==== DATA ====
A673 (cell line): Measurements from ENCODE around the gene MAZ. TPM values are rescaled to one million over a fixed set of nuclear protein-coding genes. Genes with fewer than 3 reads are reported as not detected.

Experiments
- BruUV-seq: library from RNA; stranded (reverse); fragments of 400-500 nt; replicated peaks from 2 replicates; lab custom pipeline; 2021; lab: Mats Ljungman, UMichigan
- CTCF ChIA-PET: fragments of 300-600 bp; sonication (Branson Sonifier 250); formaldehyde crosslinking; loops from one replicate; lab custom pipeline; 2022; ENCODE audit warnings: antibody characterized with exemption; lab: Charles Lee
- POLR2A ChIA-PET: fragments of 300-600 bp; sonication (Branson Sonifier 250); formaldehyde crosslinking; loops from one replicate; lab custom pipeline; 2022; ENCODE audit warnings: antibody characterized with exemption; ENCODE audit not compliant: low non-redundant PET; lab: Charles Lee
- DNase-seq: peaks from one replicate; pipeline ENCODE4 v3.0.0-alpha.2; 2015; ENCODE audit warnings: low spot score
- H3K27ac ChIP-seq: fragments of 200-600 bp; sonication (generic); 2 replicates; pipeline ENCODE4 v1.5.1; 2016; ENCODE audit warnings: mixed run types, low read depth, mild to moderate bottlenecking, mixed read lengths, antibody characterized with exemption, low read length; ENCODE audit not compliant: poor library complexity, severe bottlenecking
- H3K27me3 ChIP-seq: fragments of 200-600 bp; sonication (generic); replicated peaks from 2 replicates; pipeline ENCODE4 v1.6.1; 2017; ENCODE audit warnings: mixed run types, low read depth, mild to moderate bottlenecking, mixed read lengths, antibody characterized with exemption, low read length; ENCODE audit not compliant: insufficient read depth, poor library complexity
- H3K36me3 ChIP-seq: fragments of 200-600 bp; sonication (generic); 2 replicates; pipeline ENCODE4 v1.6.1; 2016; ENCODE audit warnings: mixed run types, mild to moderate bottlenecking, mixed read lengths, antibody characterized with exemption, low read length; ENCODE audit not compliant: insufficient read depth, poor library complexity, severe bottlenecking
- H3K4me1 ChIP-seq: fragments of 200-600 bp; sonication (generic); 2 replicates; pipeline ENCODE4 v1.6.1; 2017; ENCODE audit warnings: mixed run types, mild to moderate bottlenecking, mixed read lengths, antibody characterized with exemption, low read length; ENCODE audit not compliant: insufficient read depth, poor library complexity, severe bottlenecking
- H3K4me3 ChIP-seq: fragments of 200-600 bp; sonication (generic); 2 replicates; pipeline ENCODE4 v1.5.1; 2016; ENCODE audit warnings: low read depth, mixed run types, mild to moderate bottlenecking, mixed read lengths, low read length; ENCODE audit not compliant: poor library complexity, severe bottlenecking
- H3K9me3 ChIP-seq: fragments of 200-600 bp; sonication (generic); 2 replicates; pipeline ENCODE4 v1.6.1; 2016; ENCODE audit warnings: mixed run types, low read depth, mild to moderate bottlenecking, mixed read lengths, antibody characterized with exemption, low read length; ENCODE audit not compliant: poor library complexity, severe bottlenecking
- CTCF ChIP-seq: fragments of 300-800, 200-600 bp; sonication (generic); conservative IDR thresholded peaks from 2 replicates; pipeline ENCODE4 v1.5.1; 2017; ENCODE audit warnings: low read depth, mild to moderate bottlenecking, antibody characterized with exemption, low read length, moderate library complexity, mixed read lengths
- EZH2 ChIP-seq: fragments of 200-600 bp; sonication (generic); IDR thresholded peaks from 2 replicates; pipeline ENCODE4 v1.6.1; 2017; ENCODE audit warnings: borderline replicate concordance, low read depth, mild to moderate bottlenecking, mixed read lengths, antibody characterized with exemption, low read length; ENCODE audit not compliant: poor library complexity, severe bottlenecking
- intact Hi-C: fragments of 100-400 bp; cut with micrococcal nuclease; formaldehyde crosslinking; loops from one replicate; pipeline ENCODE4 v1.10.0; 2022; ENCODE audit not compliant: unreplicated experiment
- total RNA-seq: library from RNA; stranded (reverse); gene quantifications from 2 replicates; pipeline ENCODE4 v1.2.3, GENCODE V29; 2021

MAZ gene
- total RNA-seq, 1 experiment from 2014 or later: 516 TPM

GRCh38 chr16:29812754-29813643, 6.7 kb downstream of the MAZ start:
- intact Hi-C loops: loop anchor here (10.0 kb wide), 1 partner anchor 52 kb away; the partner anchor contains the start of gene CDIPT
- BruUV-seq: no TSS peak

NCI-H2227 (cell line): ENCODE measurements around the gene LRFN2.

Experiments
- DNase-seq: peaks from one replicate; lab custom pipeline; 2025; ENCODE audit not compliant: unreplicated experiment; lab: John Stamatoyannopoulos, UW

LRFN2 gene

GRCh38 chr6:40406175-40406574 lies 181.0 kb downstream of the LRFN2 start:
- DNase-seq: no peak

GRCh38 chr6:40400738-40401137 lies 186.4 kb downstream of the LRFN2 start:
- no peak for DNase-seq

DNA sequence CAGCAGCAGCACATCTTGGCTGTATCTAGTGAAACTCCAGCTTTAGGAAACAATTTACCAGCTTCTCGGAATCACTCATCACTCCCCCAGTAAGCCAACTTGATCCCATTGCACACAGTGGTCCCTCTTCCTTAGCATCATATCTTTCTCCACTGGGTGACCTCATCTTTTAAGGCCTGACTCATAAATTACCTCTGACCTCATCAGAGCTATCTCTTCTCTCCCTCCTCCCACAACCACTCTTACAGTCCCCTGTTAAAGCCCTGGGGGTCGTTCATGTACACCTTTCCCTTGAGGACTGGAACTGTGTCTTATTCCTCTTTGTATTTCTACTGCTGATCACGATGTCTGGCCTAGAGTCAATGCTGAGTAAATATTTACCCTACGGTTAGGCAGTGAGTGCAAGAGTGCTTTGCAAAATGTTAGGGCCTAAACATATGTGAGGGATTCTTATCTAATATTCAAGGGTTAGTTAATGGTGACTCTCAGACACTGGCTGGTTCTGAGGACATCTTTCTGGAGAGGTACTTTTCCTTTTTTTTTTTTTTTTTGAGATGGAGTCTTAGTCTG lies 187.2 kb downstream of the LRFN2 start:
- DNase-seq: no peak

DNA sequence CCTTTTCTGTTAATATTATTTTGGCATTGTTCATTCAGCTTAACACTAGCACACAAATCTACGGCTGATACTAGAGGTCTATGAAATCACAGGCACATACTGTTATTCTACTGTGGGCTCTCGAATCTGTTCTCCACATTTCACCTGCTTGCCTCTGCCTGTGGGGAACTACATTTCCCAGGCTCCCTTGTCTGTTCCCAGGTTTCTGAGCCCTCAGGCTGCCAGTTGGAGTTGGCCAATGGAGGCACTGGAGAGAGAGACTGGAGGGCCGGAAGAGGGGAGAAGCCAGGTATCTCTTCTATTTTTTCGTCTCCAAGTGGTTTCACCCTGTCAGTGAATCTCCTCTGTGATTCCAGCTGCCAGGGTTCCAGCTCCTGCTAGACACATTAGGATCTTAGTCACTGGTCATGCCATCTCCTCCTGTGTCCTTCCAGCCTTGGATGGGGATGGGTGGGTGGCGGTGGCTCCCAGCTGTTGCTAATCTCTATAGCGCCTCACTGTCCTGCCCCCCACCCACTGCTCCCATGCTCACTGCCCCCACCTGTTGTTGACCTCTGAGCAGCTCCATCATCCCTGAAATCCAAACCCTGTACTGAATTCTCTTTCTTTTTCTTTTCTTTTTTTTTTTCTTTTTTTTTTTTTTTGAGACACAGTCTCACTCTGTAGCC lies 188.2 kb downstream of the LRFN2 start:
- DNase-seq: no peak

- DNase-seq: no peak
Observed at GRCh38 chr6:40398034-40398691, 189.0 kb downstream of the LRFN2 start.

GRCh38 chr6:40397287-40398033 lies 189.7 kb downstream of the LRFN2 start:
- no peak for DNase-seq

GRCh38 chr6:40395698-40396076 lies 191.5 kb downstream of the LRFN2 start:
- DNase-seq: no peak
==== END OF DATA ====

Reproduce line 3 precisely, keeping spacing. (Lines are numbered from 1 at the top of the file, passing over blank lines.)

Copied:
- BruUV-seq: library from RNA; stranded (reverse); fragments of 400-500 nt; replicated peaks from 2 replicates; lab custom pipeline; 2021; lab: Mats Ljungman, UMichigan